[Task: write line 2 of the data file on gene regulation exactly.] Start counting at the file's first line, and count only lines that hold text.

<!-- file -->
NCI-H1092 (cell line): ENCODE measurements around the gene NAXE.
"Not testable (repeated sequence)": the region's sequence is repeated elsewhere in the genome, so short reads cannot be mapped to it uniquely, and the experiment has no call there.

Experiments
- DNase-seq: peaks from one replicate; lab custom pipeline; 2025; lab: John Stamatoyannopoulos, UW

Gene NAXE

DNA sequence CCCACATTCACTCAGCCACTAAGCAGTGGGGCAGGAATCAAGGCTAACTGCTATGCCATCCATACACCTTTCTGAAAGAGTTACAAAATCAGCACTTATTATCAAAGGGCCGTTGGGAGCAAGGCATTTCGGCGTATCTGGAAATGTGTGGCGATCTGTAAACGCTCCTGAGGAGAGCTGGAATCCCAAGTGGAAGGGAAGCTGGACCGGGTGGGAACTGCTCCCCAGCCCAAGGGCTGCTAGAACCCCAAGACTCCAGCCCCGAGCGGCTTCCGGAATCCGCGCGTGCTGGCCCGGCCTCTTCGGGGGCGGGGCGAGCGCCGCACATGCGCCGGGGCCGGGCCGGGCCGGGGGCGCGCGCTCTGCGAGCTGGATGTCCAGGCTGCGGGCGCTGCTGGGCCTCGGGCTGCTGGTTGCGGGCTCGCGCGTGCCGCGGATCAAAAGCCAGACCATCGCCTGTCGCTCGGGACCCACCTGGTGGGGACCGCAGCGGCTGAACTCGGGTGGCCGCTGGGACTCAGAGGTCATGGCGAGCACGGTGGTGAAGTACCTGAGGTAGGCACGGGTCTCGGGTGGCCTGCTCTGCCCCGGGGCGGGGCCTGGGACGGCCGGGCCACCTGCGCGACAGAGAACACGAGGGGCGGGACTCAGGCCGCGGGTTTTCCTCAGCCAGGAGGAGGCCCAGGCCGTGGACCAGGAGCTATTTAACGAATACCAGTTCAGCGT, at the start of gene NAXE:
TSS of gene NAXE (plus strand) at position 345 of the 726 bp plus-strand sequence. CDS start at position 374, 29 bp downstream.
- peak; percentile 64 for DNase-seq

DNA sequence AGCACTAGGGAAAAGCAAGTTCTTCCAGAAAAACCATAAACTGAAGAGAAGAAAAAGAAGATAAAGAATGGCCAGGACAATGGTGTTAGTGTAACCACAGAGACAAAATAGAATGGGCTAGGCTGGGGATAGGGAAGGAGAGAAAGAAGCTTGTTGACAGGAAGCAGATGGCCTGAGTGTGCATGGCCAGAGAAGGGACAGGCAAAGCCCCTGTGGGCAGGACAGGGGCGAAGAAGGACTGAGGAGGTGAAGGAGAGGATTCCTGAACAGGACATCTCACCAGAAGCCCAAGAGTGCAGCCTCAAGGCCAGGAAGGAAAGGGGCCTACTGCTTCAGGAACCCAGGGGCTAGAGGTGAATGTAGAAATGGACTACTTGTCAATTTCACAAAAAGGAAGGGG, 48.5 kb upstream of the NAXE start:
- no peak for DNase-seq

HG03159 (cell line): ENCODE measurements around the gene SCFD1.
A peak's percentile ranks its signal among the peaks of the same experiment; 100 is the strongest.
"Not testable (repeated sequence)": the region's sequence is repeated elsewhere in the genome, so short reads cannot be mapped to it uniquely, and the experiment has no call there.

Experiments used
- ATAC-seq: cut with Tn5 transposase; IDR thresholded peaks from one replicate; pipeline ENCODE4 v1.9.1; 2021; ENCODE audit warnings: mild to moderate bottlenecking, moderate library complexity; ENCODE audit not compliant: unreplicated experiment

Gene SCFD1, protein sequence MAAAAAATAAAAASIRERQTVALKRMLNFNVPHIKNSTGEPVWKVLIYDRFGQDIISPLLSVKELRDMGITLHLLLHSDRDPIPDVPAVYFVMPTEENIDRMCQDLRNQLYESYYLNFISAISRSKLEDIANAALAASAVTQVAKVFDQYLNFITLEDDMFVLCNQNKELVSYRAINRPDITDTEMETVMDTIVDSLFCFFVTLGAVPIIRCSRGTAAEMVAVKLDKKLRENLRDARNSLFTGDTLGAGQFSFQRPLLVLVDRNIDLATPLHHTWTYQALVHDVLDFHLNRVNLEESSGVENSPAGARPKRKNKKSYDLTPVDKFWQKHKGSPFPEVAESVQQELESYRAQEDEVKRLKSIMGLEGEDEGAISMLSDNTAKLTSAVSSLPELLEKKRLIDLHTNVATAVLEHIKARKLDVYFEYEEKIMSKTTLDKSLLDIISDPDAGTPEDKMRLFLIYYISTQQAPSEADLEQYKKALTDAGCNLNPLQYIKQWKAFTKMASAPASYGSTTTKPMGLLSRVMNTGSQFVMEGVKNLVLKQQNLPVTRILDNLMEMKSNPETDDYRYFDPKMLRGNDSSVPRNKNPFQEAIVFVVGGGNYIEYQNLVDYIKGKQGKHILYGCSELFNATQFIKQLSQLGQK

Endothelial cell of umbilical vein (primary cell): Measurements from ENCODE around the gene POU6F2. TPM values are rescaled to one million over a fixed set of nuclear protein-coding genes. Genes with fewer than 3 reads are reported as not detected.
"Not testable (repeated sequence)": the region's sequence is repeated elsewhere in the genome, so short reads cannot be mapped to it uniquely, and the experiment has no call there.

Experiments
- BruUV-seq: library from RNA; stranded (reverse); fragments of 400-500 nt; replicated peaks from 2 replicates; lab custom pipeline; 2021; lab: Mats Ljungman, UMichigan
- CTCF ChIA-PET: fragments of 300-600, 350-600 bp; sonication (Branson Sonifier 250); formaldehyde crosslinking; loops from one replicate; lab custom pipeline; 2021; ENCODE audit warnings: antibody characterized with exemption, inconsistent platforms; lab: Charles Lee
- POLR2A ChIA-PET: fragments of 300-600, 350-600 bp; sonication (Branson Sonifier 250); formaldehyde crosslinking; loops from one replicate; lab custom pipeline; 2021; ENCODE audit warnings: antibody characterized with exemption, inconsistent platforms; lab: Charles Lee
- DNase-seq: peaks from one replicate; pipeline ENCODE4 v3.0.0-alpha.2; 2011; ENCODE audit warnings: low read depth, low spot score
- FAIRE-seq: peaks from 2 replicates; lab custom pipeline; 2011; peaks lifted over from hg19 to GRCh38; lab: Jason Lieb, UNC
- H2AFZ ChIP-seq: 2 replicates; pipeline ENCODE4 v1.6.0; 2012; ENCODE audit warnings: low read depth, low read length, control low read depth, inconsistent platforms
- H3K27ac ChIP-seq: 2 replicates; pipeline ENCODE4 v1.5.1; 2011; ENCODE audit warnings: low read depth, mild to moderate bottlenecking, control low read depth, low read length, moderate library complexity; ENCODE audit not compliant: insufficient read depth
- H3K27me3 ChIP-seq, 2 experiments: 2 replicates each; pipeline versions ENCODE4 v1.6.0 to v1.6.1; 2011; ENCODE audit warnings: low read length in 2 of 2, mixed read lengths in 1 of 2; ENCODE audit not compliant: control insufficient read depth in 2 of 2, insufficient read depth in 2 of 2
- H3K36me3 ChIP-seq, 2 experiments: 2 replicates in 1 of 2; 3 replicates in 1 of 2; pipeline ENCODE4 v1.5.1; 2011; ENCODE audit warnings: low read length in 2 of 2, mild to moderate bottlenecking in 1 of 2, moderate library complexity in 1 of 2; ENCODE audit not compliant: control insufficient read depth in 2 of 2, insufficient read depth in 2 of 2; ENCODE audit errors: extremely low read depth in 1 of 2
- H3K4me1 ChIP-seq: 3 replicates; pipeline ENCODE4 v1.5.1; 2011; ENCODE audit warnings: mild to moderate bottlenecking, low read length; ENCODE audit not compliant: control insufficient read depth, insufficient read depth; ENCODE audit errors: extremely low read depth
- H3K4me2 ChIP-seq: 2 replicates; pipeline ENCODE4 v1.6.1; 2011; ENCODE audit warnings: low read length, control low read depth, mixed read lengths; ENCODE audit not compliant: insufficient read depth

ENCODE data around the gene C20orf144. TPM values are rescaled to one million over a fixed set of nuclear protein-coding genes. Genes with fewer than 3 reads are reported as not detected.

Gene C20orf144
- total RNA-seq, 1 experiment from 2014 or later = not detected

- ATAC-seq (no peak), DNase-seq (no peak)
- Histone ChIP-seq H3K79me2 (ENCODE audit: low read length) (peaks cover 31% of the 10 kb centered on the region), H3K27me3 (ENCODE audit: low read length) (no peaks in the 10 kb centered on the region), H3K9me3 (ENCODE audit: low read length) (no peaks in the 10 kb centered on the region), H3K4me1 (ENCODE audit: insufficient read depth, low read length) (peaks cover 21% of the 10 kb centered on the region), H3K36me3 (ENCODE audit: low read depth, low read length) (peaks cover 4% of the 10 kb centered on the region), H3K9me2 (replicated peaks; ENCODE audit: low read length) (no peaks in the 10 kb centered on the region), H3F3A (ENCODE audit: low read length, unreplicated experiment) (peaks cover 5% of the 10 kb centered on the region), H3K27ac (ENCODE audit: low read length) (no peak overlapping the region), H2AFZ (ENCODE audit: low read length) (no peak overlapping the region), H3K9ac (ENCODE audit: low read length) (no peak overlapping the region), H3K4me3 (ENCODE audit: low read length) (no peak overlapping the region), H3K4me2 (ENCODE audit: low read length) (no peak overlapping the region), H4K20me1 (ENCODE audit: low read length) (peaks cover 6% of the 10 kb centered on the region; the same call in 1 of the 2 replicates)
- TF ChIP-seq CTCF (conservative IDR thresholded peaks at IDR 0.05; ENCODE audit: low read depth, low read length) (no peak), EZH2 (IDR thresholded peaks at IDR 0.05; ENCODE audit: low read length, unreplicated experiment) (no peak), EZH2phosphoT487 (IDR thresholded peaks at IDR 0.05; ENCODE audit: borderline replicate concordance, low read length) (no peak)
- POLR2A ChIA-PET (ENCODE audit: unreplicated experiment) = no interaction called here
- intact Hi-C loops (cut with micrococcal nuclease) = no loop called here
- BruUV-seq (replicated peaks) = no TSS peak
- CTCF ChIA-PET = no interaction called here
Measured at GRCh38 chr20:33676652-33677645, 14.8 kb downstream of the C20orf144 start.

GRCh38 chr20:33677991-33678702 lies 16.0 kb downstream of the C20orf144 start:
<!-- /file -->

"Not testable (repeated sequence)": the region's sequence is repeated elsewhere in the genome, so short reads cannot be mapped to it uniquely, and the experiment has no call there.